Gender issues popping up in interesting places – Pets and Restos

Pet choices and restaurant service?

Okay, everyone chime in – Guys who love their cats?

Women who get shafted in restaurants?

I’m curious. And bonus points to anyone who reads the comment in the NYT piece on restaurants and guesses correctly where I’m talking about!

2 Responses to “Gender issues popping up in interesting places – Pets and Restos”

  1. 1 somd October 8, 2008 at 9:24 pm

    This was a timely post for me, as Bub and I visited Marisa and Paul in NYC this past weekend. In their household is a comfortably heterosexual man who loves his cat; and we went out to eat Saturday night, and I “led” the interactions with the server (who seemed to have no problem addressing me).

    But before I go on about the meal, I have to tell you that Marisa and Paul insisted on taking us to Katz’s as soon as we got into town. They said you and Caleb took them there when you came to visit; and, lucky me, they passed on the recommendation to us!

    So, on to dinner. (Well, it wasn’t actually dinner since we were all still so full from our enormous corned beef and pastrami sandwiches!) I decided I’d like to grab a bite to eat in a fun place with good food in a neat neighborhood. So we wound up at the Olive Tree Cafe in the Village. We got a some dishes to share and a pitcher of beer, and had a wonderful time! And afterward, we walked around and hit a record store for Bub. I really hadn’t given any thought to the fact that the server addressed me, although there were two men at the table, because I’ve become accustomed to servers communicating with me when I’m the one addressing them. It’s certainly possible that it may have been different if it had been a more formal restaurant.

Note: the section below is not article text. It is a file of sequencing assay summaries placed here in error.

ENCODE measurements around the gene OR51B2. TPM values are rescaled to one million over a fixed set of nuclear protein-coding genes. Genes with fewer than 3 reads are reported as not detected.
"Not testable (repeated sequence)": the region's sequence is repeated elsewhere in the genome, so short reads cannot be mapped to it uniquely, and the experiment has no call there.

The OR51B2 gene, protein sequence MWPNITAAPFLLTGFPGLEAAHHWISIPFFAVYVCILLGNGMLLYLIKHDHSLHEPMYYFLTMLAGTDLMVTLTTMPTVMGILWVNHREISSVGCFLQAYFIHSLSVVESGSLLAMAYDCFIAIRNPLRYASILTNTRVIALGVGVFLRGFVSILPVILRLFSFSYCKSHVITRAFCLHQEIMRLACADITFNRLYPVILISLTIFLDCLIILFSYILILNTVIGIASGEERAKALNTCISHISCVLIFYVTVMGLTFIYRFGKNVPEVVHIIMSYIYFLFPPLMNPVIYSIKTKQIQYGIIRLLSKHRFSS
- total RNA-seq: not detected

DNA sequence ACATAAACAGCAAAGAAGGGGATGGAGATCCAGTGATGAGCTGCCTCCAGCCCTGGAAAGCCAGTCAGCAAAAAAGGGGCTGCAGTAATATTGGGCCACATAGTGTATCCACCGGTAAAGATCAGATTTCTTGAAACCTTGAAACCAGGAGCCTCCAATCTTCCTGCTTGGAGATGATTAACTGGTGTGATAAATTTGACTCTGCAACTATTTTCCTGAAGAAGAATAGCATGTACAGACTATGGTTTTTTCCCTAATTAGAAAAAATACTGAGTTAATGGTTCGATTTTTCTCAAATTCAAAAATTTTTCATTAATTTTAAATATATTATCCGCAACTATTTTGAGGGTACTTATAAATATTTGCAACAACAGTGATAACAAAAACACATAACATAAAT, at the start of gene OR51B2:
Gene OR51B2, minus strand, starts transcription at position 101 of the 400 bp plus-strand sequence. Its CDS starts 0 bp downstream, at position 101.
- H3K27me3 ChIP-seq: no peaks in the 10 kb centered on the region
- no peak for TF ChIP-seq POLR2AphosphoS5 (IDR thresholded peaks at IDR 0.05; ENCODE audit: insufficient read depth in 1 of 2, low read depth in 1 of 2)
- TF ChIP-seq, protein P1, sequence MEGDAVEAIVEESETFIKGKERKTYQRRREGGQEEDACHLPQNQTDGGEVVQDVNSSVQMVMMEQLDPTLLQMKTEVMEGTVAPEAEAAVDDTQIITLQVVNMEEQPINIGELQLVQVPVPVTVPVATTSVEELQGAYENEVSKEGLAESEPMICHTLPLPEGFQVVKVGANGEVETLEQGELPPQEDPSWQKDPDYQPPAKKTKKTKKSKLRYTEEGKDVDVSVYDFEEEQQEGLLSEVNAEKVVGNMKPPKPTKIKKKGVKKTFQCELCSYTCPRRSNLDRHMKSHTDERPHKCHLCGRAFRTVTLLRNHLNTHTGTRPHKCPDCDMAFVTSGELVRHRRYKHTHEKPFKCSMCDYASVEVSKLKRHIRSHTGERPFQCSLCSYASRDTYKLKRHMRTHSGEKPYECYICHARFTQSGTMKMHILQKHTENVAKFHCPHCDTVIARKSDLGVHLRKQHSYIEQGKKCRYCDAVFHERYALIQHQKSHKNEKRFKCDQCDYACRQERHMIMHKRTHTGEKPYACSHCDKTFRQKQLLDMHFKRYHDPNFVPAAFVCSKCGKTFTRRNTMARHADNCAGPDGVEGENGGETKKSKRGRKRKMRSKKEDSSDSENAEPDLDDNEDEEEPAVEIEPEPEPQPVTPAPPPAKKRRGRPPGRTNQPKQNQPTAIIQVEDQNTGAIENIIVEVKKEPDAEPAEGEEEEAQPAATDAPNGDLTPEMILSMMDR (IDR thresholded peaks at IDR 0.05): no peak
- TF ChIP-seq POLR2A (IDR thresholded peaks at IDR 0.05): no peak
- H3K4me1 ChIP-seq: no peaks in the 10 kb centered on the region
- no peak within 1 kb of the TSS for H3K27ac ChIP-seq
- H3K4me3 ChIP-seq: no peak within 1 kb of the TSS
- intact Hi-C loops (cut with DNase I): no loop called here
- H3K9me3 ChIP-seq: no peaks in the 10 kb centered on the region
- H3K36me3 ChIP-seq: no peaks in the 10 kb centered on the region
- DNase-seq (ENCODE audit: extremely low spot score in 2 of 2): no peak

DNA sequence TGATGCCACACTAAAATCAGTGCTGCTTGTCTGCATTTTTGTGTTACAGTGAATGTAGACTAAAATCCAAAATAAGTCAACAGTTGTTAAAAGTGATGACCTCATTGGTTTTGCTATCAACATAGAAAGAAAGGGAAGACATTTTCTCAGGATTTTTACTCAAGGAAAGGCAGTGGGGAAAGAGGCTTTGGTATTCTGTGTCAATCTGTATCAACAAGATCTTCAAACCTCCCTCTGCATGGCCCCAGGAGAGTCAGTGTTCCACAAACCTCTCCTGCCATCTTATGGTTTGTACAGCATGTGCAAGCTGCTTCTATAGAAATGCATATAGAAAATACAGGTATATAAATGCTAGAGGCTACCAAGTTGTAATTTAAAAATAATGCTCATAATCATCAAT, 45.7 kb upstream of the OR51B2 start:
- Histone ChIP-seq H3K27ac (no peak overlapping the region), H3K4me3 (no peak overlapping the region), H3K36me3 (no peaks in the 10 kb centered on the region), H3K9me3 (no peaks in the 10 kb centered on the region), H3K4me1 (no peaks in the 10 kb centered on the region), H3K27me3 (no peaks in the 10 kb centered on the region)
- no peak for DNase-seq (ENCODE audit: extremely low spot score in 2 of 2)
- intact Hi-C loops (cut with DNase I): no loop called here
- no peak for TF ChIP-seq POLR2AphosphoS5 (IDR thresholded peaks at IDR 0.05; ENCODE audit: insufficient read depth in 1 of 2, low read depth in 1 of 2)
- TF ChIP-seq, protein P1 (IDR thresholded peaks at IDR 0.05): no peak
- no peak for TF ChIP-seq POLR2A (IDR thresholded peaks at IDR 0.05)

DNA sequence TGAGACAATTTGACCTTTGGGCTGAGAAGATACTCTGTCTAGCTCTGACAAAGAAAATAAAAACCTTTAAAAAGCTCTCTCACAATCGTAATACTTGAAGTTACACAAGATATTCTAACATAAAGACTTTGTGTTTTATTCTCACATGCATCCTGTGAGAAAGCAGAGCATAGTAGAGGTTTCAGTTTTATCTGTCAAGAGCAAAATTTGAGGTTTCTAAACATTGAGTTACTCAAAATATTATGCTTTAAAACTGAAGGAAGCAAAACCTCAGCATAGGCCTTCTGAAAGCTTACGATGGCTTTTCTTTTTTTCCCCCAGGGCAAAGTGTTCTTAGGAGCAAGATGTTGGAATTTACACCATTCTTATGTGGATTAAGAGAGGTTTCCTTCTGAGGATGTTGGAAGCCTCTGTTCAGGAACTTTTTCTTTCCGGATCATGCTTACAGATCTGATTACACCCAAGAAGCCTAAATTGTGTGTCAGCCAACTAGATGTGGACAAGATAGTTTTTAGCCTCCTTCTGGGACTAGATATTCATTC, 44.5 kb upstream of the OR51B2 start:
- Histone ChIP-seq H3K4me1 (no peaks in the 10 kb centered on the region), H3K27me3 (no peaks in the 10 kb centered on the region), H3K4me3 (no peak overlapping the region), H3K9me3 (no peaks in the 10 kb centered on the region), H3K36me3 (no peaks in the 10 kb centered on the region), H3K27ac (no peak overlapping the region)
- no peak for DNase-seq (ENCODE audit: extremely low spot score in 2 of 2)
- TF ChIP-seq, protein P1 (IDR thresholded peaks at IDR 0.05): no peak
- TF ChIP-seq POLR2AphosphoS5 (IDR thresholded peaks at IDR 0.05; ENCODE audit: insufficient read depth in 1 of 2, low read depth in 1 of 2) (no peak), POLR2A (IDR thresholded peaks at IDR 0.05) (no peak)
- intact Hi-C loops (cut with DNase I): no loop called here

As an interesting sidebar, the table next to us was all women who were obviously – as the NYT piece you referenced mentioned – there to enjoy the evening visiting with each other. They were there when we arrived, and they were still there when we left (and didn’t appear to be nearing the end of their visit). Although I was definitely not paying close attention to how they were served, I did notice that they were having a great time and that the server (male) was happily attending to them.

    But the Times piece made me think about how I’d feel if John were served before me; and I can actually say this has happened to me – and I didn’t like it. Though I never expect men to open doors for me or pull chairs out for me, I still like it when servers tend to me first. I just feel like it’s polite. But I should examine this more closely, because “it’s just polite” really doesn’t cut it. So now that I’m really thinking about this, I think the difference for me is whether the action is implying that I’m less capable. Holding a door open for me, carrying a load for me, or pulling a chair out for me hearkens back to a time when men did these things for women because women were considered “weaker” or less capable. When a server seats me first, offers me a menu first, or sets my plate down first, it doesn’t feel like s/he is suggesting that I’m less capable. It just feels like polite – even respectful – deference.

    So I guess I should count myself lucky that I haven’t been ignored by a server addressing the man at the table – or maybe I should feel concerned that it may have happened and I just didn’t notice?!

    P.S. – I’m still looking for that piece on the resurgent Redskins on The Sixteenth Minute 😉

  2. 2 fft5305 October 15, 2008 at 10:15 pm